Handholding pays off for corporate users

Streamlined operations and upgraded monitoring capabilities were key considerations for two companies that have recently deployed corporate handhelds.

AirRoad, a transport and logistics company, has recently started to roll out HP's iPAQ handheld technology to about 120 users nationally, after deciding it needed to eliminate the double handling of data and reduce the frequency of errors caused through the multiple re-entry of information.

AirRoad's national client manager, Phil Newman, said hundreds of thousands of dollars had been invested in the project, which is aimed at providing faster delivery services, increased efficiency, and improved real-time tracking of crucial cargo.

Newman said AirRoad's solution, which started in May with an initial trial of 20 users, connects its back-end operation through a GPRS mobile data network.

He said drivers use an iPAQ 3970 as the primary method of tracking their delivery route, and record details about deliveries with the iPAQ stylus on the unit's touchscreen.

He said a GPRS-capable sleeve, added onto the iPAQ 3970, maintains the currency of data by constantly transmitting updates back and forth to the AirRoad base via the SingTel Optus mobile network.

Newman said he's hoping to have the full rollout completed by the end of this year.

Guidant, which designs and develops cardiovascular equipment such as pacemakers, has 60 field staff in its Australian subsidiary who have been using iPAQs for more than a year.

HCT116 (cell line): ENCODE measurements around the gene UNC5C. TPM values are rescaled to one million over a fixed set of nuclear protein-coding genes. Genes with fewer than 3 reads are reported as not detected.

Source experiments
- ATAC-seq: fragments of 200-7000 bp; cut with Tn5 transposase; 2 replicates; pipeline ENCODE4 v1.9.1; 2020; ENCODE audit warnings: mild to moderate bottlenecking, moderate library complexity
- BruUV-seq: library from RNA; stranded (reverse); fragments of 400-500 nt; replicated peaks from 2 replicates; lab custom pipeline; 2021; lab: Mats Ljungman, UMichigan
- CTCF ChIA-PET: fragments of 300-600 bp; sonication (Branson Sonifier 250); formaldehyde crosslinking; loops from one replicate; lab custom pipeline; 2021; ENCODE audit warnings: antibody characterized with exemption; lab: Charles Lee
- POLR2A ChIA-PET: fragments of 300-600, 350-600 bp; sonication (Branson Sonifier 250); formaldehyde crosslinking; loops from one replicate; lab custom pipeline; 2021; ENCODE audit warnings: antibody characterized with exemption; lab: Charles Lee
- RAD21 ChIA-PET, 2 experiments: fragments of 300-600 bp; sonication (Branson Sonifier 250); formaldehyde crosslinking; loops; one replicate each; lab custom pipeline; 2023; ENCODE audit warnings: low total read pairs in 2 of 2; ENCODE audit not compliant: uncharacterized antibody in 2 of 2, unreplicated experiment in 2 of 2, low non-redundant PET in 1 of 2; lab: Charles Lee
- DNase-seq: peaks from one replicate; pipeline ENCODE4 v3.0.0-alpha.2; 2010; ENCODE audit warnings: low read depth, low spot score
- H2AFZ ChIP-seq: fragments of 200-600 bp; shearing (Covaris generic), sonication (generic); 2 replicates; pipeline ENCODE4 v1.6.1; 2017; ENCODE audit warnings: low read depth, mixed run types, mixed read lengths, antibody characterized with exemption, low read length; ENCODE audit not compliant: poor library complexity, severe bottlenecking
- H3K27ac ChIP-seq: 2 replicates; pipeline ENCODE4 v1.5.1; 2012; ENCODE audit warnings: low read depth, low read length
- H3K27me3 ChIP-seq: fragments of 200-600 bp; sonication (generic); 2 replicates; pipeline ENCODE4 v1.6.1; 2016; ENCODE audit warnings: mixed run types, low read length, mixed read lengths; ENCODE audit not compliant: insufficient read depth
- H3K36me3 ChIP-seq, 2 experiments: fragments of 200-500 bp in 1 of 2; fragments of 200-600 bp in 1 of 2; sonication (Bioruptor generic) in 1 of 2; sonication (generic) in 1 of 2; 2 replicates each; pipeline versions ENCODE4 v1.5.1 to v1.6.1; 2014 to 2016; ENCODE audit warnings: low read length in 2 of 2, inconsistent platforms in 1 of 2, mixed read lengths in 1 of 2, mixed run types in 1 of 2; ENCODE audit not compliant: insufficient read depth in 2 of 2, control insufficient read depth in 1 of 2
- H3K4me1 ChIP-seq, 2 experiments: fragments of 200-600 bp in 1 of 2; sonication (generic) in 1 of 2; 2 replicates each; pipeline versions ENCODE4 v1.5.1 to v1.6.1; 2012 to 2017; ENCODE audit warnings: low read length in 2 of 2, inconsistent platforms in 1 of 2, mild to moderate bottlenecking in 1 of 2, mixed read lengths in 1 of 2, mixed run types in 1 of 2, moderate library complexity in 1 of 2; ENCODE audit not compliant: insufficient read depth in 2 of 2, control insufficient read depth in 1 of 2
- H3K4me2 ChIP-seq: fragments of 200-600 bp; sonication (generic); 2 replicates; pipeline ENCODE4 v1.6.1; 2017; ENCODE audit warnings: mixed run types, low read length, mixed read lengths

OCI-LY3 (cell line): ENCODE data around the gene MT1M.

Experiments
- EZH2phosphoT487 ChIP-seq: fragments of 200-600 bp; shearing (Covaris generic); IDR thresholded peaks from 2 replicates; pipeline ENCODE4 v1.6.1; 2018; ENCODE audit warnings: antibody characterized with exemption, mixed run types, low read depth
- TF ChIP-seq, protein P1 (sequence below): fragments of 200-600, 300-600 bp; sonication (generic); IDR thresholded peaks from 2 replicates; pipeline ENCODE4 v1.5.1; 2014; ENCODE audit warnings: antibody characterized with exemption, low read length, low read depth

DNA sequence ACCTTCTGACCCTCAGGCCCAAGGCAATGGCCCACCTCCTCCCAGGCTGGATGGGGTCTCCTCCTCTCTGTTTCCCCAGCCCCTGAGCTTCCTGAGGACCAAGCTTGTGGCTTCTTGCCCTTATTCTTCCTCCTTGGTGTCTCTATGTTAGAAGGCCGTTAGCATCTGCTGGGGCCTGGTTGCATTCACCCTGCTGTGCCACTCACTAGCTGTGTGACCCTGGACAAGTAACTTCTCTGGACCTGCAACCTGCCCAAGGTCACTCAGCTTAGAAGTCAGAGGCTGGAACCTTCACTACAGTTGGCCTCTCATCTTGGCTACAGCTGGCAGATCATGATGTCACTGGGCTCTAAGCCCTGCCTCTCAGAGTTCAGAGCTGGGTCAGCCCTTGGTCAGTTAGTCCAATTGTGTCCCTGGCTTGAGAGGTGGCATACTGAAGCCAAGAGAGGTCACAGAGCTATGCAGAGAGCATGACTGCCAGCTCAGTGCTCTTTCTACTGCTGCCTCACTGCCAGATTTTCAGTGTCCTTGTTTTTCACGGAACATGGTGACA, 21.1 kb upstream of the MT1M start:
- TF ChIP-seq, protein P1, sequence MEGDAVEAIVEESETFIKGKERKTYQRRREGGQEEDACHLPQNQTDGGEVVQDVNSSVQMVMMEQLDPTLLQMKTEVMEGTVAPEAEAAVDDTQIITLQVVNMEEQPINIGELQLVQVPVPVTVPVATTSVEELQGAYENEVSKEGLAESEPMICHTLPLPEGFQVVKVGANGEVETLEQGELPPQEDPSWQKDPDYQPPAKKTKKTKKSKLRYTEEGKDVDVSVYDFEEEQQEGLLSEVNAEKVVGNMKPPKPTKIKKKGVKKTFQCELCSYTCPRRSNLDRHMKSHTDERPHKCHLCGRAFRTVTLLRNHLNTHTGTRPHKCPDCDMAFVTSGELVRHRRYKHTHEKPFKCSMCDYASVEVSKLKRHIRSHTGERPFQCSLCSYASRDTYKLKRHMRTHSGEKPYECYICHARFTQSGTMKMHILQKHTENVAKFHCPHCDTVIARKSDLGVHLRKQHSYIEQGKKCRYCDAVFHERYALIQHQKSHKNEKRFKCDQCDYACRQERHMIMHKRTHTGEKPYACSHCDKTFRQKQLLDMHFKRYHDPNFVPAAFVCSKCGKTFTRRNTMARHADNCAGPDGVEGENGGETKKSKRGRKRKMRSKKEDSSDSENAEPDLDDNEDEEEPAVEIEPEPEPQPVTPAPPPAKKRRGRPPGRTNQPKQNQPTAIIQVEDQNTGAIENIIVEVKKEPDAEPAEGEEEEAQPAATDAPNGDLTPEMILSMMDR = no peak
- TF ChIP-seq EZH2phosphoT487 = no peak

Its high-value, highly priced stock, which is serially numbered and expiry dated, is held in about 80 public and private hospitals nationally. The company's mobile sales staff had previously checked the 20,000 separate stock items using faxed copies of the stock inventory, resulting in hours and difficulties in reconciling stock discrepancies.

Mobile applications project manager at Guidant Australia, Rob Agnew, said stock validation time has been reduced by 80 per cent, with the stock inventory process now taking about 30 minutes to complete.

Agnew said the company has already seen its return on its investment of about $300,000 in the handheld technology, software development and a dedicated server.

"We rolled out the iPAQ 3870 in May last year, [and] are still reaping the benefits. The project has been excellent and while we were expecting to save about $200,000 we've now exceeded that and paid off the equipment and software in the first six months of use," Agnew said.

Guidant implemented a solution called Guidant.Assist - developed by HP and Infotech Associates - based on HP's Bluetooth enabled iPAQ pocket PC.

A custom designed inventory management tool called i.Scan, developed by Wireless Workforce, was also implemented to allow users to seamlessly validate the company's stock in the hospitals. Data is transmitted via GPRS connectivity using a Bluetooth-enabled mobile phone (Ericsson T68) linked to the iPAQ, which runs on the Microsoft Pocket PC 2002 operating system and with Microsoft SQL Server CE.

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